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Healthcare 2016, 4(3), 35; doi:10.3390/healthcare4030035

Understanding the Needs of Young Women Regarding Breast Cancer Risk Assessment and Genetic Testing: Convergence and Divergence among Patient-Counselor Perceptions and the Promise of Peer Support

1
Lombardi Comprehensive Cancer Center, Georgetown University, 3300 Whitehaven Street, NW, Suite 4100, Washington, DC 20007, USA
2
College of Nursing, Armour Academic Center, Rush University, 600 S. Paulina Street, Suite 1080, Chicago, IL 60612, USA
3
Lombardi Comprehensive Cancer Center, Georgetown University, 3800 Reservoir Road, NW, Washington, DC 20007, USA
*
Author to whom correspondence should be addressed.
Academic Editors: Joanne Reid and Helen Noble
Received: 30 May 2016 / Revised: 10 June 2016 / Accepted: 21 June 2016 / Published: 28 June 2016
(This article belongs to the Special Issue Holistic Needs of Those Living with and beyond Breast Cancer)
View Full-Text   |   Download PDF [548 KB, uploaded 28 June 2016]   |  

Abstract

Young women from hereditary breast and ovarian cancer (HBOC) families face a series of medical decisions regarding their cancer risk management and integrating this information into their life planning. This presents unique medical and psychosocial challenges that exist without comprehensive intervention. To help lay the groundwork for intervention, we conducted a qualitative study among young women from HBOC families (N = 12; Mean age = 22) and cancer genetic counselors (N = 12) to explicate domains most critical to caring for this population. Women and counselors were interviewed by telephone. The predominant interview themes included preventative care planning and risk management, decision making around the pros and cons of cancer risk assessment, medical management, and psychosocial stresses experienced. Young women endorsed psychosocial stress significantly more frequently than did counselors. Both groups noted the short- and long-term decision making challenges and the support and conflict engendered among familial relationships. Our results suggest young women value the support they receive from their families and their genetic counselors, but additional, external supports are needed to facilitate adaptation to HBOC risk. In feedback interviews focused on intervention planning with a subset of these young women (N = 9), they endorsed the predominant interview themes discovered as important intervention content, a structure that would balance discussion of medical information and psychosocial skill-building that could be tailored to the young women’s needs, and delivery by trained peers familiar with HBOC risk. View Full-Text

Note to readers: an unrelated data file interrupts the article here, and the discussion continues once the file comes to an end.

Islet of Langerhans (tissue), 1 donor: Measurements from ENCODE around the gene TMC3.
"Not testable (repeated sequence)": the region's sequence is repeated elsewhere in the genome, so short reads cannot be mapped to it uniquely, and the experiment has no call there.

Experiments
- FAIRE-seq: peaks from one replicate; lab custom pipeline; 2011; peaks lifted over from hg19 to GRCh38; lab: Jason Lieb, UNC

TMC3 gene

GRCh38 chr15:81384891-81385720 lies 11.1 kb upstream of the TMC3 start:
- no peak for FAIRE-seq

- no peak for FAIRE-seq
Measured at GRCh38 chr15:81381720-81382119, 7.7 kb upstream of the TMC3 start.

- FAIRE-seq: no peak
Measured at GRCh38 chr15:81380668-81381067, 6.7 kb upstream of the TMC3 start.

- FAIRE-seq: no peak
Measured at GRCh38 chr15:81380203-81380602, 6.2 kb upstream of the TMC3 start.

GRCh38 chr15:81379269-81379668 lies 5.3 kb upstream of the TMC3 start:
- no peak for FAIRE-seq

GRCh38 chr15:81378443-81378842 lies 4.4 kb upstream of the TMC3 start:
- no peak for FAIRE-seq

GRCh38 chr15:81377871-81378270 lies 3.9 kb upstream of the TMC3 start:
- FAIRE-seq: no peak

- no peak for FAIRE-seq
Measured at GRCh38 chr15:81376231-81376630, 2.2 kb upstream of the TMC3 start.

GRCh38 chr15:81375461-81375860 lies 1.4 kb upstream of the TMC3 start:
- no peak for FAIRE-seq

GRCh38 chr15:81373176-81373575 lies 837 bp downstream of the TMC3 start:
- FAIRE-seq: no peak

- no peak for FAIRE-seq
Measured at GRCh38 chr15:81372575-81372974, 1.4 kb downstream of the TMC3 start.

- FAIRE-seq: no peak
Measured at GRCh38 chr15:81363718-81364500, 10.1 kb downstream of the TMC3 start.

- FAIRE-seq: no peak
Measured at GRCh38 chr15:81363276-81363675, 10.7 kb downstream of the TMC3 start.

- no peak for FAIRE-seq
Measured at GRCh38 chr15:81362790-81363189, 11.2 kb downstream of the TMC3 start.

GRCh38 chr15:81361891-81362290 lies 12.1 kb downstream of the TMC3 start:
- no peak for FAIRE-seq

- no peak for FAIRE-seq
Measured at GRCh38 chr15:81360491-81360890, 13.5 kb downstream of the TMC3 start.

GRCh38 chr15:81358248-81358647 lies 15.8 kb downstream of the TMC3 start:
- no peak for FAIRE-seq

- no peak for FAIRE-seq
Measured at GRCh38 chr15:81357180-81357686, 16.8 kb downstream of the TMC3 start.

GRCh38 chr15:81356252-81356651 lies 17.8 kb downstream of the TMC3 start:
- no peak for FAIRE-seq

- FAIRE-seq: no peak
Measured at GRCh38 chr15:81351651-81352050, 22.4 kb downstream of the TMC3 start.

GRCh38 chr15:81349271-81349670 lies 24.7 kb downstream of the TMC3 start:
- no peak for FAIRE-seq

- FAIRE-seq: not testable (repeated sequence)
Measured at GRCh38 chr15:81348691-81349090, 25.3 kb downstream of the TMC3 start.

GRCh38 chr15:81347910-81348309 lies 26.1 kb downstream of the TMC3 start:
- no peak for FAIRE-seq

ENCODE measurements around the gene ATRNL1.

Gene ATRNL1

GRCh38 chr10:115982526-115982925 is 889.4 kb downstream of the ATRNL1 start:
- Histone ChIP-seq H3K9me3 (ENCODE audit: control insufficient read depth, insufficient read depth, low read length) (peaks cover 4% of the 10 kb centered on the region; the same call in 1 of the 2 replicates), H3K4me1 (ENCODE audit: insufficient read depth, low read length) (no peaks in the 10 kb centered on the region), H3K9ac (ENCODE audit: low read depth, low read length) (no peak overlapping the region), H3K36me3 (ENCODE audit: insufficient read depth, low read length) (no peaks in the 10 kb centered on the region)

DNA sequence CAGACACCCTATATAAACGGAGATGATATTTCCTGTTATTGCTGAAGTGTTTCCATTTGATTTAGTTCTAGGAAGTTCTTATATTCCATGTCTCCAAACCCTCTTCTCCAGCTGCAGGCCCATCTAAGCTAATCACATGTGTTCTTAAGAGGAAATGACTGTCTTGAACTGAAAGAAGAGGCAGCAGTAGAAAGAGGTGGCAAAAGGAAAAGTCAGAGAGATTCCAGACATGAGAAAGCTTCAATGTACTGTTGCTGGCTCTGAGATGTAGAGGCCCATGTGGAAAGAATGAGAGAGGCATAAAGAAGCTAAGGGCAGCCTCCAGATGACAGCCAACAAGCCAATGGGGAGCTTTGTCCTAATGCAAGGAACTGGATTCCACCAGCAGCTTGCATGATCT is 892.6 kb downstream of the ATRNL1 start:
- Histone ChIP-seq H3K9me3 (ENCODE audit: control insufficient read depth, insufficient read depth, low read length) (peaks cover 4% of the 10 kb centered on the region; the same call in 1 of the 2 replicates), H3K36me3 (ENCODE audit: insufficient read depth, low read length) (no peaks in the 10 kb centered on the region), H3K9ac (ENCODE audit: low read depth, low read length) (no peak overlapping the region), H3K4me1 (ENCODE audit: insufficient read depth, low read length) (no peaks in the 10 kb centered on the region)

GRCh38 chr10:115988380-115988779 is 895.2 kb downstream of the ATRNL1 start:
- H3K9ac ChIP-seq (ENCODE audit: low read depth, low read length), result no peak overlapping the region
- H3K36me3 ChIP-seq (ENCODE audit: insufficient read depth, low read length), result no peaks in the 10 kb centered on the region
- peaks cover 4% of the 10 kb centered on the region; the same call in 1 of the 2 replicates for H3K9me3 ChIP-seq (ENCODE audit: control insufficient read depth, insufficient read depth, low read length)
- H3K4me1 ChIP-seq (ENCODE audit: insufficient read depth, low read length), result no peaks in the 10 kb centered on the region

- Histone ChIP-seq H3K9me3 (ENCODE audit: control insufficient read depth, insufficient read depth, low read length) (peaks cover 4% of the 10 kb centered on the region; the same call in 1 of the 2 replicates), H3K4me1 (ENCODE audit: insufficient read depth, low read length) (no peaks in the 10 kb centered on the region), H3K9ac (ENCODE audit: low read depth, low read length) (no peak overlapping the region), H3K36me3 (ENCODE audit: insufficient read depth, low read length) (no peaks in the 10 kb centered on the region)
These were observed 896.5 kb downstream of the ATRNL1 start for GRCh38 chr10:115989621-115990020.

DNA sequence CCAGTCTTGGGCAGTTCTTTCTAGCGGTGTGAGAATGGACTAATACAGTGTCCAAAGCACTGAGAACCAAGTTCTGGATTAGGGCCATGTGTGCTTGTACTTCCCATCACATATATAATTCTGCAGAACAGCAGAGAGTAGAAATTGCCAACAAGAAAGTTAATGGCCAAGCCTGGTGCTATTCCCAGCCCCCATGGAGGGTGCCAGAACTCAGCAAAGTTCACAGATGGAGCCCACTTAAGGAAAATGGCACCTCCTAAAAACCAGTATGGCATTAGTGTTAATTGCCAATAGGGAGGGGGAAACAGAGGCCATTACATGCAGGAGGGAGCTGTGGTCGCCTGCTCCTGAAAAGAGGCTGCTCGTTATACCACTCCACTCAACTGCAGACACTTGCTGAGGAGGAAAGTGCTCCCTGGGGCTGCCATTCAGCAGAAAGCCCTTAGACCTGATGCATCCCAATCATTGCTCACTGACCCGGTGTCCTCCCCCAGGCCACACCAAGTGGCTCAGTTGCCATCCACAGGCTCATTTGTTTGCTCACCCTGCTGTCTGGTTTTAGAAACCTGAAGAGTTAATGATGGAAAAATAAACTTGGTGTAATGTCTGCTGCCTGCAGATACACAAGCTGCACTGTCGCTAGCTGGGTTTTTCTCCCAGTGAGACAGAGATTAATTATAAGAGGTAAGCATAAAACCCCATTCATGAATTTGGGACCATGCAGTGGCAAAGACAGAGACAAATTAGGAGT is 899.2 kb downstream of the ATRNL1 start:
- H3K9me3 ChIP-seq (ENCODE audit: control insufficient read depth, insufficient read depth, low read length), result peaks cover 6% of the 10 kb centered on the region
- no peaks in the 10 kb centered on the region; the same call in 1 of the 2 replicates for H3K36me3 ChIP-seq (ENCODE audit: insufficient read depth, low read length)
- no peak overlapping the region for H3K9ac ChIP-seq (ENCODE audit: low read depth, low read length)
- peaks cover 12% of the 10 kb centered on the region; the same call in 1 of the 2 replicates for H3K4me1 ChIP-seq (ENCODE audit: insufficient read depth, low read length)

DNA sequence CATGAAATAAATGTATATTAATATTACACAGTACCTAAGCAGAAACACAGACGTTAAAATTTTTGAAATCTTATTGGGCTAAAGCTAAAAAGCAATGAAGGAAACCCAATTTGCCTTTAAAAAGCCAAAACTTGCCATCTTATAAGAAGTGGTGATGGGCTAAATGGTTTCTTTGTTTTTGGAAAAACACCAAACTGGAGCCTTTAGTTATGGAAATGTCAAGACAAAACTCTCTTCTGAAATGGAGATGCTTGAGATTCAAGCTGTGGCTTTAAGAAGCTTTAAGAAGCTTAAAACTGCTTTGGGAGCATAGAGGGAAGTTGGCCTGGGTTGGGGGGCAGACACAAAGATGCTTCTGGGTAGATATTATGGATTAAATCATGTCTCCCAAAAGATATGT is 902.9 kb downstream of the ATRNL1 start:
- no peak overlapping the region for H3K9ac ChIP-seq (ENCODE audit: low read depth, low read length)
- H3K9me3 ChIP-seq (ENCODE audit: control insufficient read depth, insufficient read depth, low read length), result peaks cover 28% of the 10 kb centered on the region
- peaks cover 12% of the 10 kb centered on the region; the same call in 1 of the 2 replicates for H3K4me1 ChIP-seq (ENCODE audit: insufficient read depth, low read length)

Keywords: BRCA1/2; genetic counseling; intervention development; family support; peer support BRCA1/2; genetic counseling; intervention development; family support; peer support
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This is an open access article distributed under the Creative Commons Attribution License which permits unrestricted use, distribution, and reproduction in any medium, provided the original work is properly cited. (CC BY 4.0).

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MDPI and ACS Style

Evans, C.; Hamilton, R.J.; Tercyak, K.P.; Peshkin, B.N.; Rabemananjara, K.; Isaacs, C.; O’Neill, S.C. Understanding the Needs of Young Women Regarding Breast Cancer Risk Assessment and Genetic Testing: Convergence and Divergence among Patient-Counselor Perceptions and the Promise of Peer Support. Healthcare 2016, 4, 35.

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